Koki Tanaka

Aoyama | Meguro

Koki Tanaka is part of the generation of Japanese artists who emerged in the early 2000s. Responding to the economic recession and limited opportunities of the time, they turned to everyday life for moments of perceptual awakening. Using banal things in a playful way and documenting, by video, the isolated surfaces and movements of objects, Tanaka disrupts conventional relations between objects, treating them as “mere things” released from any utilitarian function or human intent and thereby evading prescribed ways of seeing the actual world. His early video works mainly feature the effects of human dealings with things—actions as simple as filling a plastic bag with helium and letting it fly into the sky—but present these movements as automatic, as if things moved with their own volition. The geometrical patterns created by the traces of the moving images reveal the hidden link between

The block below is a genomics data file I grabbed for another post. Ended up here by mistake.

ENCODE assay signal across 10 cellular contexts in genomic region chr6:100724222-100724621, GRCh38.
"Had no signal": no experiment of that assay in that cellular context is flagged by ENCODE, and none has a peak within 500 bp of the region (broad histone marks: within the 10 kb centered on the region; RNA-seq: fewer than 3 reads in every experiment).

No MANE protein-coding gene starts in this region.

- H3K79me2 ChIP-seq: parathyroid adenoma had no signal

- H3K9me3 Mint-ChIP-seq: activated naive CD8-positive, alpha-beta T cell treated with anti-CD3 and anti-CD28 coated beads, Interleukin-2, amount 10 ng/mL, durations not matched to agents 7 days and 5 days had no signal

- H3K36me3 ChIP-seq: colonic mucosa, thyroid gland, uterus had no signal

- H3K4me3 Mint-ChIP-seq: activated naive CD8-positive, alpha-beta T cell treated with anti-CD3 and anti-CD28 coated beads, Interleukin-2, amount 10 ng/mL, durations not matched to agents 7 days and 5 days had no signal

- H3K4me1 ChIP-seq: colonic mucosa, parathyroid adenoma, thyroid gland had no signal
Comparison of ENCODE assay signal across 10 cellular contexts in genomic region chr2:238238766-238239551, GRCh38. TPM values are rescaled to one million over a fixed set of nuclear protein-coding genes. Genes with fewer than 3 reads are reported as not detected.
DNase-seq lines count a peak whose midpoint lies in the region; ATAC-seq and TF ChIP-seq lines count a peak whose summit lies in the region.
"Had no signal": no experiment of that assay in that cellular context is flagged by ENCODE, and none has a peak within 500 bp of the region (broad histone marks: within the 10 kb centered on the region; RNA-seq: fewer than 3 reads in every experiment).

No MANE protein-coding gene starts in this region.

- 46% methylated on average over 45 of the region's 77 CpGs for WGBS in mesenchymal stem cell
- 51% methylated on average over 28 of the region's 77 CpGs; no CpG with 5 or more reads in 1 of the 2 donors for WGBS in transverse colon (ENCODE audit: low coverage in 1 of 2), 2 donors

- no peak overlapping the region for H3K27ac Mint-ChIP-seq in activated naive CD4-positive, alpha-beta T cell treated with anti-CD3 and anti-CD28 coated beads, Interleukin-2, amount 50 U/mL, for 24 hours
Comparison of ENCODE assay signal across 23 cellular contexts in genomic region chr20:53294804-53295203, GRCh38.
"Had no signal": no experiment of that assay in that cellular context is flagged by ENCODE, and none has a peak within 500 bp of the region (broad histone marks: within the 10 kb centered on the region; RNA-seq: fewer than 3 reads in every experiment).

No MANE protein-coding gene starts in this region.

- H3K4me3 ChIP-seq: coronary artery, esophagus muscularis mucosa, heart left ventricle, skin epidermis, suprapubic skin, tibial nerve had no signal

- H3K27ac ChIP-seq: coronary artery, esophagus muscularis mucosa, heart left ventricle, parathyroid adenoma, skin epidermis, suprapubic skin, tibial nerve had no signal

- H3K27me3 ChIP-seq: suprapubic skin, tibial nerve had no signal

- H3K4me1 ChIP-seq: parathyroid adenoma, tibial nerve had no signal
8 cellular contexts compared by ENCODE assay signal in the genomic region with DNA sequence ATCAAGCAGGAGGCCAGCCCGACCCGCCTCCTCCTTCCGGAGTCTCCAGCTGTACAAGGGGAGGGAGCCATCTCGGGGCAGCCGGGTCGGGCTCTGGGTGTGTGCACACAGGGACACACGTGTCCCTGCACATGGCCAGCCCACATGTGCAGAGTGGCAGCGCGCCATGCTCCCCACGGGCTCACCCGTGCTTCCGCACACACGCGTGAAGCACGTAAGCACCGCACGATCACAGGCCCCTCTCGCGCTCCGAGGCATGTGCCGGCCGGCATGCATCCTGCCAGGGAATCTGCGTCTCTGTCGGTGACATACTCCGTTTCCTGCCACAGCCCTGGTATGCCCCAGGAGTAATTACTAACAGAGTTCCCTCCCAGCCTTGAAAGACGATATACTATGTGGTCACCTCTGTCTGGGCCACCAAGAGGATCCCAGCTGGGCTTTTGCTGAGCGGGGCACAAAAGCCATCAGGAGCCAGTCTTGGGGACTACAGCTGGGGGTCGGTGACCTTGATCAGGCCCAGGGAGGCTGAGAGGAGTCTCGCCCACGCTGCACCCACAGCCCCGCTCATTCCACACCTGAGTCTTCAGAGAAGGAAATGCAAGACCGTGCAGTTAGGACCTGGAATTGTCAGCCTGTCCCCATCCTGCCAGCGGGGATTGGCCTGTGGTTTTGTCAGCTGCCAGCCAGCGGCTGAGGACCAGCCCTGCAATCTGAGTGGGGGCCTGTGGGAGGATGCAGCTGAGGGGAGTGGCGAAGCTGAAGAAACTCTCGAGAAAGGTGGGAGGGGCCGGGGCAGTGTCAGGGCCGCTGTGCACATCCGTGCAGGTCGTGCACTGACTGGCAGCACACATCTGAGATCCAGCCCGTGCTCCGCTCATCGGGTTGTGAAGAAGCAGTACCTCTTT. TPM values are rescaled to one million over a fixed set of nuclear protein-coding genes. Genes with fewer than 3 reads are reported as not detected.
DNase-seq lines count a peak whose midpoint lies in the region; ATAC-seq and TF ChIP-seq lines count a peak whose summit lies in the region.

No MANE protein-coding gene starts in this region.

to keep reading

Artforum print subscribers have full access to this article. Please sign in below.

Not registered for Register here.

SUBSCRIBE NOW and save up to 65% off the newsstand price for full online access to this issue and our archive.

Order the PRINT EDITION of the Summer 2009 issue for $17 or the ONLINE EDITION for $5.99.

* This rate applies to U.S. domestic subscriptions.